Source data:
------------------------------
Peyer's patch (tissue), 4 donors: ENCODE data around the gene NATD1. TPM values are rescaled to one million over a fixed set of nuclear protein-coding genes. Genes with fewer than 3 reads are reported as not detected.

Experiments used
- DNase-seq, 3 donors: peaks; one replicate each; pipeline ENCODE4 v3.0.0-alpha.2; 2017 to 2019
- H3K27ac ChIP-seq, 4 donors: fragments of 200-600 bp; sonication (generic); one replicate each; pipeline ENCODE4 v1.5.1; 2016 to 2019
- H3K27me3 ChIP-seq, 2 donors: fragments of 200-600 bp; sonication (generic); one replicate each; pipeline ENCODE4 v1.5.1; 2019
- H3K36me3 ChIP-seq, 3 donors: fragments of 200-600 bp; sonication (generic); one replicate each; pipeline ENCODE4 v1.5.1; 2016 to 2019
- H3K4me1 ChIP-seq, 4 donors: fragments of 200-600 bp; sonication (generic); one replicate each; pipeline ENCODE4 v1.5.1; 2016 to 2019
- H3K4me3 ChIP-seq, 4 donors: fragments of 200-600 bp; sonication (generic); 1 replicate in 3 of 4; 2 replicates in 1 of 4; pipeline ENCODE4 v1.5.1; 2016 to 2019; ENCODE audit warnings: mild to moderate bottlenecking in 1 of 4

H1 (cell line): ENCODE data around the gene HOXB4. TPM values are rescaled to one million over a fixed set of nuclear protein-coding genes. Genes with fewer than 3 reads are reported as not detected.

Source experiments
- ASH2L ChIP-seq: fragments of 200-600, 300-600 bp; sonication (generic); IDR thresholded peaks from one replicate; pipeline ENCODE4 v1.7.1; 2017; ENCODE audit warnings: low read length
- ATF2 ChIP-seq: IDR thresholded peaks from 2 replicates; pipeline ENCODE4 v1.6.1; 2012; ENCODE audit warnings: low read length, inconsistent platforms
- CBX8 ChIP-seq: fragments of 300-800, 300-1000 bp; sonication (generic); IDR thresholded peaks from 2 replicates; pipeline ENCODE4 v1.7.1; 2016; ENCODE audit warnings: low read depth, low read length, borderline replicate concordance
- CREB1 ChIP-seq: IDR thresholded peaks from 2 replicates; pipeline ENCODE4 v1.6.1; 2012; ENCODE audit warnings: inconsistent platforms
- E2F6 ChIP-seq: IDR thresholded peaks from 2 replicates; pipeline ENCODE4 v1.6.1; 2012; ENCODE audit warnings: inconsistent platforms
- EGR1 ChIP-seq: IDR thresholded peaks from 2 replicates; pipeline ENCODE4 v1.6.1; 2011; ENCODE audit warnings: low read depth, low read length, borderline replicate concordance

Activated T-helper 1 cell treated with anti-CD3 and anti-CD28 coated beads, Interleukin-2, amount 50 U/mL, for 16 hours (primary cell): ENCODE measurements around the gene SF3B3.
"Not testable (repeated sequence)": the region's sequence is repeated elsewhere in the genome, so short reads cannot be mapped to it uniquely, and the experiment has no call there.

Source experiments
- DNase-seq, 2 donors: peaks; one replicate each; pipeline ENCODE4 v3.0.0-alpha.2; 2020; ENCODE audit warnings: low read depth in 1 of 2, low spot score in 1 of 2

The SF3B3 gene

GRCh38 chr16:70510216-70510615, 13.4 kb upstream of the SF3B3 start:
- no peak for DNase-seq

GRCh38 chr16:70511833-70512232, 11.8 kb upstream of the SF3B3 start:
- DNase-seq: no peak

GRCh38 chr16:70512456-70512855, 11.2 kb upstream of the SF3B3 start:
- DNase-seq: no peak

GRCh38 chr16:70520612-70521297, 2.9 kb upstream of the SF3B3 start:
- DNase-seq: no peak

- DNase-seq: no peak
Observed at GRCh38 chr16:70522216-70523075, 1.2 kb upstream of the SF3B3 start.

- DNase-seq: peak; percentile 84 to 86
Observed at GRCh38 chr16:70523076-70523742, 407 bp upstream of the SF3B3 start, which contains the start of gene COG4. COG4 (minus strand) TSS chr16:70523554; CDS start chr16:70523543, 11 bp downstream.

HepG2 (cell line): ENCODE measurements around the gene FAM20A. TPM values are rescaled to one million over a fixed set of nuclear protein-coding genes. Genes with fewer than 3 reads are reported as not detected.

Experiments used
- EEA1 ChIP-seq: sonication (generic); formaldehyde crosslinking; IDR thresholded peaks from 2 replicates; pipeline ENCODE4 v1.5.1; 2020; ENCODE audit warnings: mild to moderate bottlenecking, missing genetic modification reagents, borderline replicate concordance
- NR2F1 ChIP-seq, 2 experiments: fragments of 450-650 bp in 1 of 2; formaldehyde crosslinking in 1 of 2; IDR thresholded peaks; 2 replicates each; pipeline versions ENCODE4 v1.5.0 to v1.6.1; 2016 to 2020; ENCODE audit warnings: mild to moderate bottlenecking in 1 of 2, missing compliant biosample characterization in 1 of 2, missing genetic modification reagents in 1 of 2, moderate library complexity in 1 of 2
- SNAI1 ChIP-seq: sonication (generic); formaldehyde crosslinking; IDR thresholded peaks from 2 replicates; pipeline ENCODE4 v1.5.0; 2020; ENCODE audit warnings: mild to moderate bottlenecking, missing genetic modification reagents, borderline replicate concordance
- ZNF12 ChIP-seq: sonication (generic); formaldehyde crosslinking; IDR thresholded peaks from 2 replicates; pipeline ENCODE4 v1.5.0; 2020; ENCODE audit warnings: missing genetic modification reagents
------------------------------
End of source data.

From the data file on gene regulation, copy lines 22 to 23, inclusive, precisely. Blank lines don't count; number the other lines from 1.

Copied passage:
GRCh38 chr16:70510216-70510615, 13.4 kb upstream of the SF3B3 start:
- no peak for DNase-seq